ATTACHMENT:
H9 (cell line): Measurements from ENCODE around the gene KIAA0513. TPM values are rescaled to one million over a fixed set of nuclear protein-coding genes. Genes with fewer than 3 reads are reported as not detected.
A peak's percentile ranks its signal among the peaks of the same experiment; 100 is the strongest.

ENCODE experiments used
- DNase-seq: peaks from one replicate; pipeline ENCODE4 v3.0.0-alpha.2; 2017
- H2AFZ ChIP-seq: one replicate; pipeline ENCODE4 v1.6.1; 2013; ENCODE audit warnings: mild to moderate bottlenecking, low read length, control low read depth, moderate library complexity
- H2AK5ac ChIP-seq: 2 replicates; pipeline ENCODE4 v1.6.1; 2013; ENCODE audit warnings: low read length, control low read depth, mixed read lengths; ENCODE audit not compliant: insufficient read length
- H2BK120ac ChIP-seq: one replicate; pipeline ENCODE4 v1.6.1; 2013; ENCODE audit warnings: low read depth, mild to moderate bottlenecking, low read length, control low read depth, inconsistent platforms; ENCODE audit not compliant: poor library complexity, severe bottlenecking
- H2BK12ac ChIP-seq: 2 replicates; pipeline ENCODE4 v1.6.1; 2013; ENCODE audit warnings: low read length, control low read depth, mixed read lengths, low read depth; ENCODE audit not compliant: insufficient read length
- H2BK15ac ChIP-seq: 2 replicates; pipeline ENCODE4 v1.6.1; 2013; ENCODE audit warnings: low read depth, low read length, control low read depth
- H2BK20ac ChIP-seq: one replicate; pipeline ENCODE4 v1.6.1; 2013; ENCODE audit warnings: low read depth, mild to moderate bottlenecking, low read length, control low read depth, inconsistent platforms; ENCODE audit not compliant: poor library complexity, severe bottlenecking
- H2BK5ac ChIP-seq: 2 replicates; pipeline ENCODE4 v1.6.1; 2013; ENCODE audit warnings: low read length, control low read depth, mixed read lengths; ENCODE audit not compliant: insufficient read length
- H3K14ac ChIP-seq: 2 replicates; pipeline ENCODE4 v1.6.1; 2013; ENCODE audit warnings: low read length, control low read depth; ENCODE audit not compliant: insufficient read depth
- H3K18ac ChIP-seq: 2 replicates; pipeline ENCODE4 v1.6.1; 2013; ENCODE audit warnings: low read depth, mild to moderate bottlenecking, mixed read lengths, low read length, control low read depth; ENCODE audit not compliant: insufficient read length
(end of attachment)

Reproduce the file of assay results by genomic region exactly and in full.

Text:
H9 (cell line): Measurements from ENCODE around the gene KIAA0513. TPM values are rescaled to one million over a fixed set of nuclear protein-coding genes. Genes with fewer than 3 reads are reported as not detected.
A peak's percentile ranks its signal among the peaks of the same experiment; 100 is the strongest.

ENCODE experiments used
- DNase-seq: peaks from one replicate; pipeline ENCODE4 v3.0.0-alpha.2; 2017
- H2AFZ ChIP-seq: one replicate; pipeline ENCODE4 v1.6.1; 2013; ENCODE audit warnings: mild to moderate bottlenecking, low read length, control low read depth, moderate library complexity
- H2AK5ac ChIP-seq: 2 replicates; pipeline ENCODE4 v1.6.1; 2013; ENCODE audit warnings: low read length, control low read depth, mixed read lengths; ENCODE audit not compliant: insufficient read length
- H2BK120ac ChIP-seq: one replicate; pipeline ENCODE4 v1.6.1; 2013; ENCODE audit warnings: low read depth, mild to moderate bottlenecking, low read length, control low read depth, inconsistent platforms; ENCODE audit not compliant: poor library complexity, severe bottlenecking
- H2BK12ac ChIP-seq: 2 replicates; pipeline ENCODE4 v1.6.1; 2013; ENCODE audit warnings: low read length, control low read depth, mixed read lengths, low read depth; ENCODE audit not compliant: insufficient read length
- H2BK15ac ChIP-seq: 2 replicates; pipeline ENCODE4 v1.6.1; 2013; ENCODE audit warnings: low read depth, low read length, control low read depth
- H2BK20ac ChIP-seq: one replicate; pipeline ENCODE4 v1.6.1; 2013; ENCODE audit warnings: low read depth, mild to moderate bottlenecking, low read length, control low read depth, inconsistent platforms; ENCODE audit not compliant: poor library complexity, severe bottlenecking
- H2BK5ac ChIP-seq: 2 replicates; pipeline ENCODE4 v1.6.1; 2013; ENCODE audit warnings: low read length, control low read depth, mixed read lengths; ENCODE audit not compliant: insufficient read length
- H3K14ac ChIP-seq: 2 replicates; pipeline ENCODE4 v1.6.1; 2013; ENCODE audit warnings: low read length, control low read depth; ENCODE audit not compliant: insufficient read depth
- H3K18ac ChIP-seq: 2 replicates; pipeline ENCODE4 v1.6.1; 2013; ENCODE audit warnings: low read depth, mild to moderate bottlenecking, mixed read lengths, low read length, control low read depth; ENCODE audit not compliant: insufficient read length